Snoring Linked to High Blood Pressure

People who snore due to a narrow airway may habitually place more stress on the body during sleep. When people do not breath as often as needed, one’s oxygen concentration can decrease. This can cause an increase in blood pressure and put a strain on their cardiovascular system.

How Snoring affects High Blood Pressure

A reduction in oxygen in the body forces the brain to stimulate blood vessels to redirect more oxygen to the heart and brain. Over an extended period of time, narrowed arteries may cause excess strain on your body. Left untreated, high blood pressure may lead to serious health complications including blood clots and heart attacks.

Medical Research on Snoring and High Blood Pressure

Research shows there is a strong correlation between people who do not acquire the proper amount of sleep or snore while sleeping and high blood pressure. According to The National Sleep Foundation, nearly 90 million adults in the United States snore and 18 million adults have sleep apnea.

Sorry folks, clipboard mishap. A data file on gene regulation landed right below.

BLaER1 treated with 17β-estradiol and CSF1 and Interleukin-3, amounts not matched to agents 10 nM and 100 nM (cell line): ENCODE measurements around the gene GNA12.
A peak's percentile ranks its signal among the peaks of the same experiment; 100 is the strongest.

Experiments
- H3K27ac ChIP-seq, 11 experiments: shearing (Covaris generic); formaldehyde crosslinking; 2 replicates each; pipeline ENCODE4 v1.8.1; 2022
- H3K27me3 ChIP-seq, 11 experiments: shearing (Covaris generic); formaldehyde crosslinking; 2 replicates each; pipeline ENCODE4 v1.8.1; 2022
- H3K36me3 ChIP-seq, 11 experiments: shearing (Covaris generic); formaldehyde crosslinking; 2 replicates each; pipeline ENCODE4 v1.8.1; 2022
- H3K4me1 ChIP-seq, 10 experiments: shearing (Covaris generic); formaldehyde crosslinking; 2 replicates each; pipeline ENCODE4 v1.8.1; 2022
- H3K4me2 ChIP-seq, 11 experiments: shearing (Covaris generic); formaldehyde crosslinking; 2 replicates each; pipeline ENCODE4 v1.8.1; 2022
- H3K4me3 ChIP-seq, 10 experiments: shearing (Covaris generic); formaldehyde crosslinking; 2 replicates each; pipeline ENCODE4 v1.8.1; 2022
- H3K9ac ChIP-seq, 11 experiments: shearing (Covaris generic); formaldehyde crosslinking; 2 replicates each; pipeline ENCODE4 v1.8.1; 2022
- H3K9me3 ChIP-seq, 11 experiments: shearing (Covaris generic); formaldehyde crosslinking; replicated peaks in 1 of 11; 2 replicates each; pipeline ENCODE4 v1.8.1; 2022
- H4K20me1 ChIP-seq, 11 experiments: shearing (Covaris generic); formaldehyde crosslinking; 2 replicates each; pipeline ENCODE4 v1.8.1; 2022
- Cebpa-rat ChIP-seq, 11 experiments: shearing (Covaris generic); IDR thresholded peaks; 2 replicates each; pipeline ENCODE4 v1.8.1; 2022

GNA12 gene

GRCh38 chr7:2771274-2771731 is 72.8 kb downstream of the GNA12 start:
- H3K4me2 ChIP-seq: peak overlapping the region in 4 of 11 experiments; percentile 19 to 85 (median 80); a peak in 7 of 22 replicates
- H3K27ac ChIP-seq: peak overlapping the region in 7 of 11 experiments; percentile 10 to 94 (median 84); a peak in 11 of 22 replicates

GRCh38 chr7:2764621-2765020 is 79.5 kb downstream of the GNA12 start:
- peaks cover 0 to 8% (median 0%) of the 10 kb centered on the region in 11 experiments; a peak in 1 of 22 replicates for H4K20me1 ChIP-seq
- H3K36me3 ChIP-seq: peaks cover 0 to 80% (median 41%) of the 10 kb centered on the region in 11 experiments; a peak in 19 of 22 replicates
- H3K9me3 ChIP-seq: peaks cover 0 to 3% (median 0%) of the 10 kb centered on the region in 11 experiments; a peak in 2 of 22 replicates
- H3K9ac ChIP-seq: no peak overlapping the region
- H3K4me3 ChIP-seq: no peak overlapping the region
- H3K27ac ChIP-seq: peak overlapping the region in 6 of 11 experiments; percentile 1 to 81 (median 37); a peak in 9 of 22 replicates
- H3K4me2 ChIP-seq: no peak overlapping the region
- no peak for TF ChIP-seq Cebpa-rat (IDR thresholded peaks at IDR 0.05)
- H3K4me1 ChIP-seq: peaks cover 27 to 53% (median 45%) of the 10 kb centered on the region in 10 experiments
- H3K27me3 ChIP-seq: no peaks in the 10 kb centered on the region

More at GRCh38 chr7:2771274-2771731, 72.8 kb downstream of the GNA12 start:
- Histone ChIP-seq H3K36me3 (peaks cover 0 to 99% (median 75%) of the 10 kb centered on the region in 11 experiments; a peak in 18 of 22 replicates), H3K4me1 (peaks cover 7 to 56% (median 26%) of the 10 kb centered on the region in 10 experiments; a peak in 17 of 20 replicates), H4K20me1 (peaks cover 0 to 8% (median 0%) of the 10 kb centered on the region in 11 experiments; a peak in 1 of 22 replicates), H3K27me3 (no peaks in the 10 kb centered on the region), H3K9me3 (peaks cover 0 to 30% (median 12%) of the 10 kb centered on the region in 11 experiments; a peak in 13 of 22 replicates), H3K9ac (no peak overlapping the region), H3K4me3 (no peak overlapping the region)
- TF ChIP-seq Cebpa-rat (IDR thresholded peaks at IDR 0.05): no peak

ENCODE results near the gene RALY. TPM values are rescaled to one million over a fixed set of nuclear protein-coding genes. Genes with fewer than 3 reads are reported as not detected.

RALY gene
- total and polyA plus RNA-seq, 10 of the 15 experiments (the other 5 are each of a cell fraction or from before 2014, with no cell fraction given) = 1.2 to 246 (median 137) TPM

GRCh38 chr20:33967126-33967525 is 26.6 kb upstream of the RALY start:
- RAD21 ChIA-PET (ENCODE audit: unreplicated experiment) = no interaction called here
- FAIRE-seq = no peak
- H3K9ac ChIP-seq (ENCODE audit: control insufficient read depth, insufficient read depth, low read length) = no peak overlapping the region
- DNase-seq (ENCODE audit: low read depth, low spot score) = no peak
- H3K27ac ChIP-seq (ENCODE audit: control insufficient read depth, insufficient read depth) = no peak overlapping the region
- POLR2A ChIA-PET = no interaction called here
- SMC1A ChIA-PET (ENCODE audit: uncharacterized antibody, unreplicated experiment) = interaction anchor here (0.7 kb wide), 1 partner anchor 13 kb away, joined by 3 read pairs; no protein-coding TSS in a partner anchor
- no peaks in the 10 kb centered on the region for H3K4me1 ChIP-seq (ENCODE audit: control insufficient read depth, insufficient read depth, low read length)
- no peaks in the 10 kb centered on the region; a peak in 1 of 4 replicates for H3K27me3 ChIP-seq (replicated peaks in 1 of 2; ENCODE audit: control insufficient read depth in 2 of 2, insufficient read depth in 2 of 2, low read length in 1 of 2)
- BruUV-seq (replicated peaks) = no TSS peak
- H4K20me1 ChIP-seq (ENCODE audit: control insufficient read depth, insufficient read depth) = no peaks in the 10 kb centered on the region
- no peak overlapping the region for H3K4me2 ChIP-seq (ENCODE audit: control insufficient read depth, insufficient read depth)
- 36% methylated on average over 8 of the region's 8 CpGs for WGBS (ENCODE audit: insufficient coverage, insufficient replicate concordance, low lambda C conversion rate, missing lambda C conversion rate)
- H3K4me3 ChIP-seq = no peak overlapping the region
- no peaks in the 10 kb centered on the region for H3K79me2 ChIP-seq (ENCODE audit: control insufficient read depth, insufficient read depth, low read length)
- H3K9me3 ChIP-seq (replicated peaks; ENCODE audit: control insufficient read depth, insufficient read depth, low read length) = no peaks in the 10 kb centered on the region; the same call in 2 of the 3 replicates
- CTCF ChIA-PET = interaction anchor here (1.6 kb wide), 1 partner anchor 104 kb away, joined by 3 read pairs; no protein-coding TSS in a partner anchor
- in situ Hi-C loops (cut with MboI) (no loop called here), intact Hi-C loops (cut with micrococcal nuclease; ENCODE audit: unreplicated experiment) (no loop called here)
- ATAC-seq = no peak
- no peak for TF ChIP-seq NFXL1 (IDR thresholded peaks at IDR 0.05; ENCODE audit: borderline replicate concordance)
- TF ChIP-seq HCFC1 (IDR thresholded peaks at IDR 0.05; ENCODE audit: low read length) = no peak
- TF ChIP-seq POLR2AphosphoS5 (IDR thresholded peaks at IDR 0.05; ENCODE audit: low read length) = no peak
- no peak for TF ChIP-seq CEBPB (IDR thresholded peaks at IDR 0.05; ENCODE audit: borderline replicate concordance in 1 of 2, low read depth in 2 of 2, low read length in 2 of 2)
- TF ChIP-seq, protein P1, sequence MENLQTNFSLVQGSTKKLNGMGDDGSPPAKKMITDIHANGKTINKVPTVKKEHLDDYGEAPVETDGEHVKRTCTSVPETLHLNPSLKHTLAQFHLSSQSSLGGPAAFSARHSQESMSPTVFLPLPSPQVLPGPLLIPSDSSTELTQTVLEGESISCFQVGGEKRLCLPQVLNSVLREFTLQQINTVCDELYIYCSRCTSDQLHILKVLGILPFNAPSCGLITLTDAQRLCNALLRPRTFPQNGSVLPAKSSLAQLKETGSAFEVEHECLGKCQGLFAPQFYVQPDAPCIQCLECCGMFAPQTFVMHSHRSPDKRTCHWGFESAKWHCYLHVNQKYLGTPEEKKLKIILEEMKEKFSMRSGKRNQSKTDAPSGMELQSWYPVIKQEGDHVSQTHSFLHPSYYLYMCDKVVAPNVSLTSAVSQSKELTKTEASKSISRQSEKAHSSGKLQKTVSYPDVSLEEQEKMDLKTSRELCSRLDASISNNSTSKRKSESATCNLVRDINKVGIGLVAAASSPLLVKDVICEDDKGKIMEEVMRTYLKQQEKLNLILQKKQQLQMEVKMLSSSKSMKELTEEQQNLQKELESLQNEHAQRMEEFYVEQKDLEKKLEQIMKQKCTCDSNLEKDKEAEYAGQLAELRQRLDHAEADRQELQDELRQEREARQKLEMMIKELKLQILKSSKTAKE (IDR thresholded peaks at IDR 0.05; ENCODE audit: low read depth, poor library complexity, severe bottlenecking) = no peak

People with moderate to severe sleep apnea are seven times more likely to have high blood pressure. Even those who regularly snore but do not have sleep apnea are more likely to have high blood pressure than those who do not snore. People who occasionally snore are at less risk risks of high blood pressure.

Treat Snoring With SnoreRx

Luckily, snoring can easily be treated. A mouthpiece may be the best solution for some people as it helps increase the quality of sleep while reducing the risk of high blood pressure. To have a better understanding if you are at risk of high blood pressure due to snoring, undergo a sleep assessment.

If you believe you have sleep apnea, contact your physician immediately. For severe cases, CPAP may be your best option.

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